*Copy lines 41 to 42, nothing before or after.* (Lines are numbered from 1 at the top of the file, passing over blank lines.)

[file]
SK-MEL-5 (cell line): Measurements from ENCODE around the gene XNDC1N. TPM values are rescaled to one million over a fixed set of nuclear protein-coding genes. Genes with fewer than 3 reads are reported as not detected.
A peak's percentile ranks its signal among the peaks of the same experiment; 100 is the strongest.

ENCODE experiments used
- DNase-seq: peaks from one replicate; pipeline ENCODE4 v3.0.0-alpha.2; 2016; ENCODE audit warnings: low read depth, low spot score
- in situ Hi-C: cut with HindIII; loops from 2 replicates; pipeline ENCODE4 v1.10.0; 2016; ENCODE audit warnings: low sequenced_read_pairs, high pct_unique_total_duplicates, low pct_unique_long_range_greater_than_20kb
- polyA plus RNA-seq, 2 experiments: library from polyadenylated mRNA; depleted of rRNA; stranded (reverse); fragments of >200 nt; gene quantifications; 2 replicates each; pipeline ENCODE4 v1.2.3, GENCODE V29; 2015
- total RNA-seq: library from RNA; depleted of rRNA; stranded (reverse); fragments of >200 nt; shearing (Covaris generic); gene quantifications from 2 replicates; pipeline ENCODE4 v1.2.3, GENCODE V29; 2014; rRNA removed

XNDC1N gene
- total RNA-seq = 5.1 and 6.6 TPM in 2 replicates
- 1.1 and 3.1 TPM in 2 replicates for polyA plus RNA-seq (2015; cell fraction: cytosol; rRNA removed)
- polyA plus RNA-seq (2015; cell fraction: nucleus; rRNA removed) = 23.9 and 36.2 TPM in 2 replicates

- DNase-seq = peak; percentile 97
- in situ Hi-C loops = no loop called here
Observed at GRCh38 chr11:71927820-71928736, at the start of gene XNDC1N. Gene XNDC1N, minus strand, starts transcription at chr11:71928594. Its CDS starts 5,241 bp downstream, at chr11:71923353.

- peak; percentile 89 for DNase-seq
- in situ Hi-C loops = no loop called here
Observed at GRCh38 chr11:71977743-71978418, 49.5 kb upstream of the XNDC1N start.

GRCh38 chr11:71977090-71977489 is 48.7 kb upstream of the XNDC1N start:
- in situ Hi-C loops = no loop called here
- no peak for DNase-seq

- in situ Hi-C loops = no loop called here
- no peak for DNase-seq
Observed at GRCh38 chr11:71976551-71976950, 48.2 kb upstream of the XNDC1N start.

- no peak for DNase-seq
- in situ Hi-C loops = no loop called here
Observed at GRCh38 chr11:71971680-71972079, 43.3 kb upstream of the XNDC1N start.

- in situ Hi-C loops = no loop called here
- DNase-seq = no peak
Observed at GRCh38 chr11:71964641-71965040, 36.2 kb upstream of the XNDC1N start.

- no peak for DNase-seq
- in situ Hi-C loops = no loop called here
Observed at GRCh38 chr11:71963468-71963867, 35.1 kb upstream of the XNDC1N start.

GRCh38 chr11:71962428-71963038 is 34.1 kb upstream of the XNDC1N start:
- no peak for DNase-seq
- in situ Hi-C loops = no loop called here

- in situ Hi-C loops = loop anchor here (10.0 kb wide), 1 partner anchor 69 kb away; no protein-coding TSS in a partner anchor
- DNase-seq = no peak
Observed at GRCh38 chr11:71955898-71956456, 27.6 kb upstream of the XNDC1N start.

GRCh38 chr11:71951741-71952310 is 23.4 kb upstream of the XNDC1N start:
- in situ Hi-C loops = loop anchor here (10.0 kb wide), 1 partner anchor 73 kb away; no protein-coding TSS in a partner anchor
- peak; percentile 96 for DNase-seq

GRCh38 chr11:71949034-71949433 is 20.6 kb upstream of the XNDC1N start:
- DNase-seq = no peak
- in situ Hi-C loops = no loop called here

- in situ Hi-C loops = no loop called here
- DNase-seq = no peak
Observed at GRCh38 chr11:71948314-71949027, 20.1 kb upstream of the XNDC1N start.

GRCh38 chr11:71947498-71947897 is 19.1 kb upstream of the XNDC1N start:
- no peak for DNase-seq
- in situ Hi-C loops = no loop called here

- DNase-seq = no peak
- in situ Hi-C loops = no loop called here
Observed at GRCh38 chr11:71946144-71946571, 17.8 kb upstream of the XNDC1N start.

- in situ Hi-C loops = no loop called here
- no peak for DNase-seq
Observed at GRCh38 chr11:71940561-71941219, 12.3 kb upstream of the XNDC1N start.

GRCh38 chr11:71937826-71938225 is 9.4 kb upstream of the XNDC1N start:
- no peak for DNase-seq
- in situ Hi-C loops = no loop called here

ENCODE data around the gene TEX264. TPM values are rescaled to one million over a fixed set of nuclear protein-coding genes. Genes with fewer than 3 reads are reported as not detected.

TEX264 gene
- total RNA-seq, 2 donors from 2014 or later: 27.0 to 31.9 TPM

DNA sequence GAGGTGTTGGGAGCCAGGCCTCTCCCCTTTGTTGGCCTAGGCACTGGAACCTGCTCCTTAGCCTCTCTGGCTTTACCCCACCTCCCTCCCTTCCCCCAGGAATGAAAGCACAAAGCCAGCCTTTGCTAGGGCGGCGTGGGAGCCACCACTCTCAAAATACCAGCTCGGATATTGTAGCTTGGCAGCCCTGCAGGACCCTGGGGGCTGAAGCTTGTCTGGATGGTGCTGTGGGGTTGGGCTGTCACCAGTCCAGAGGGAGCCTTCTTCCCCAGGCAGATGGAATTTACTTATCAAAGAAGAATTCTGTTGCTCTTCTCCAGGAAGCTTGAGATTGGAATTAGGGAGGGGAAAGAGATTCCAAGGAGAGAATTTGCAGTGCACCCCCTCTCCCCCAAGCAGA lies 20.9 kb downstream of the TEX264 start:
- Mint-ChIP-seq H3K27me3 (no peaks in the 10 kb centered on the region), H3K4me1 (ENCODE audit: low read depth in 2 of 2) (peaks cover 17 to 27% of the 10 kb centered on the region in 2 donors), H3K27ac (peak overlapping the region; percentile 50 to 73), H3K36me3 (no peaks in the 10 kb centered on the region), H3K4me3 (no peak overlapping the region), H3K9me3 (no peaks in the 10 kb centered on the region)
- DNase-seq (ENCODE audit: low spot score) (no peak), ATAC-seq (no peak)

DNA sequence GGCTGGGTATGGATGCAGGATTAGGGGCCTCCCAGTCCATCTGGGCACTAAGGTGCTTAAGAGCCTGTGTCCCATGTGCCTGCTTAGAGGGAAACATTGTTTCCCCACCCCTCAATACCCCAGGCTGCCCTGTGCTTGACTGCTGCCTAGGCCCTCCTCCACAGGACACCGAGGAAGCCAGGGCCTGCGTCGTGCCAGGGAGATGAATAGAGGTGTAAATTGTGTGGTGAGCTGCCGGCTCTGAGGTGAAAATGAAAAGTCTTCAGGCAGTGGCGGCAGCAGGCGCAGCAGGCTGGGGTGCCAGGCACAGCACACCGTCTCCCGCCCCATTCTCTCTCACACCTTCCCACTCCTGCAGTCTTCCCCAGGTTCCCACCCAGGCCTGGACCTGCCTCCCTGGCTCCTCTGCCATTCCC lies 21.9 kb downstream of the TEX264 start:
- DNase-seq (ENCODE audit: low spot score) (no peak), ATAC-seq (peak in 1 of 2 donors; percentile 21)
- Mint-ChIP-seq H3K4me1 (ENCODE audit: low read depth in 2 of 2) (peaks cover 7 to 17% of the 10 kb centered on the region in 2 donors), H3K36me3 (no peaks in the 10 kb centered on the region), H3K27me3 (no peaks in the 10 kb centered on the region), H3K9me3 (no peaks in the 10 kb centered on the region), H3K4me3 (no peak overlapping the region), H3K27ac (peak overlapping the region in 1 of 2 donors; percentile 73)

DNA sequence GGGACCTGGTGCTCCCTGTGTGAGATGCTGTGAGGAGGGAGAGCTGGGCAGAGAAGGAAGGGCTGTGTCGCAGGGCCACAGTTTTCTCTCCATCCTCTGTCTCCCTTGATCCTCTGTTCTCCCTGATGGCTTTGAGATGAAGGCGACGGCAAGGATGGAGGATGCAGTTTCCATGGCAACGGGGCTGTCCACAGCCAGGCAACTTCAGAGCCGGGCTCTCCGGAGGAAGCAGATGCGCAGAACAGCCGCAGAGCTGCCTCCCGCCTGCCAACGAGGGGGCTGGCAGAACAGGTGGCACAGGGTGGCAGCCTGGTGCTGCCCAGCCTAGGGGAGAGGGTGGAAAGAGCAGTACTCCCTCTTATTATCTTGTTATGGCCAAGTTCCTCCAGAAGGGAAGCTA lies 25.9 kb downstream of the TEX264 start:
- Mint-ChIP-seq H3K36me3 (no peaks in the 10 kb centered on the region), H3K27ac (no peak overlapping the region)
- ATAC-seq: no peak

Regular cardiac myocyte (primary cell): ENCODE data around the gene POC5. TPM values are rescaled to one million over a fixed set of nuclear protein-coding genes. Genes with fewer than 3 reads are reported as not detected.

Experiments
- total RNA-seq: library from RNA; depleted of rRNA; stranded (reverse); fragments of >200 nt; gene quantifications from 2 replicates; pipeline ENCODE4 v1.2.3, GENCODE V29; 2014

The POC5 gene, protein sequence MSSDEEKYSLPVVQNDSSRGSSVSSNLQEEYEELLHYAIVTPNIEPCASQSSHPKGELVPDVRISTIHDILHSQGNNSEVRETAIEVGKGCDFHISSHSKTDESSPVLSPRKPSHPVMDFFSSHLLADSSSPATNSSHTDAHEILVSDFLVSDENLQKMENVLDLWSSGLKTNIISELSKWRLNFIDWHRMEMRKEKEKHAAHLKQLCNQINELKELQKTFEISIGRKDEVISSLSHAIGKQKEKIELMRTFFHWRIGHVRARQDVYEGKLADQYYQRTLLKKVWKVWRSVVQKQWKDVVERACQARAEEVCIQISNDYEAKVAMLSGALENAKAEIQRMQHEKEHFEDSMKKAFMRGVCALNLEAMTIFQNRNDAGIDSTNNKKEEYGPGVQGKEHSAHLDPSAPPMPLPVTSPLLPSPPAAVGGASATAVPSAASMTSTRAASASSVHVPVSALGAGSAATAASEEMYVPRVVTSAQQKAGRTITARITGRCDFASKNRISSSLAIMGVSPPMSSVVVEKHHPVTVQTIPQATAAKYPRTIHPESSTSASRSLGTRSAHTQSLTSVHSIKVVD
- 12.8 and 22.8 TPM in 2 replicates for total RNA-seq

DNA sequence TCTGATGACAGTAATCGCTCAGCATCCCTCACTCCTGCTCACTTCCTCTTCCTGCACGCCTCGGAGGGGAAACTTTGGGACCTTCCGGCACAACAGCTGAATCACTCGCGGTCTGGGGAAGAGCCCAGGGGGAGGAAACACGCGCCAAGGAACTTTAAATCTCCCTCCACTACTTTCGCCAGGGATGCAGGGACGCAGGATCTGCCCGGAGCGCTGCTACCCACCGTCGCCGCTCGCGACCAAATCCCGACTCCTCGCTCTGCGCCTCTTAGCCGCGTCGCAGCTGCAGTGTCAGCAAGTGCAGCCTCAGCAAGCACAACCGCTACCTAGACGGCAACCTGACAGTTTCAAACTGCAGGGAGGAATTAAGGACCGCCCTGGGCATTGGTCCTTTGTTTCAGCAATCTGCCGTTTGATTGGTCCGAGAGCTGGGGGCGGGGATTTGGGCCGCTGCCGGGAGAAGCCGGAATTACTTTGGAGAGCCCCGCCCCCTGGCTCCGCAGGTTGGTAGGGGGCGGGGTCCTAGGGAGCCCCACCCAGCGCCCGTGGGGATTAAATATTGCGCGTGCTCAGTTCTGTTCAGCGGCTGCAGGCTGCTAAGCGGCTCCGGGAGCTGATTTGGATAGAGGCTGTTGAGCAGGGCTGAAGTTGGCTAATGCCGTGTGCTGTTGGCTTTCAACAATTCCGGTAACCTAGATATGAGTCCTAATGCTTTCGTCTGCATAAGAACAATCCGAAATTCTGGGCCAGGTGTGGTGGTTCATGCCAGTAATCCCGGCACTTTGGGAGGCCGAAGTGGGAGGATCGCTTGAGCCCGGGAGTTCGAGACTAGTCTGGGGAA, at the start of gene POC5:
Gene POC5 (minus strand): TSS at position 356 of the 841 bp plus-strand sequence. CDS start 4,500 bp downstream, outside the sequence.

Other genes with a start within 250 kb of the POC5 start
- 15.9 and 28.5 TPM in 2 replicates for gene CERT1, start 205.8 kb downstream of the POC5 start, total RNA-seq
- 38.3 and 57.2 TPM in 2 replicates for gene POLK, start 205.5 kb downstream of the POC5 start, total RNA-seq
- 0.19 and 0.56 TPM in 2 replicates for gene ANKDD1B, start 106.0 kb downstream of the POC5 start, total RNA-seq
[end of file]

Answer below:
- peak; percentile 96 for DNase-seq

GRCh38 chr11:71949034-71949433 is 20.6 kb upstream of the XNDC1N start: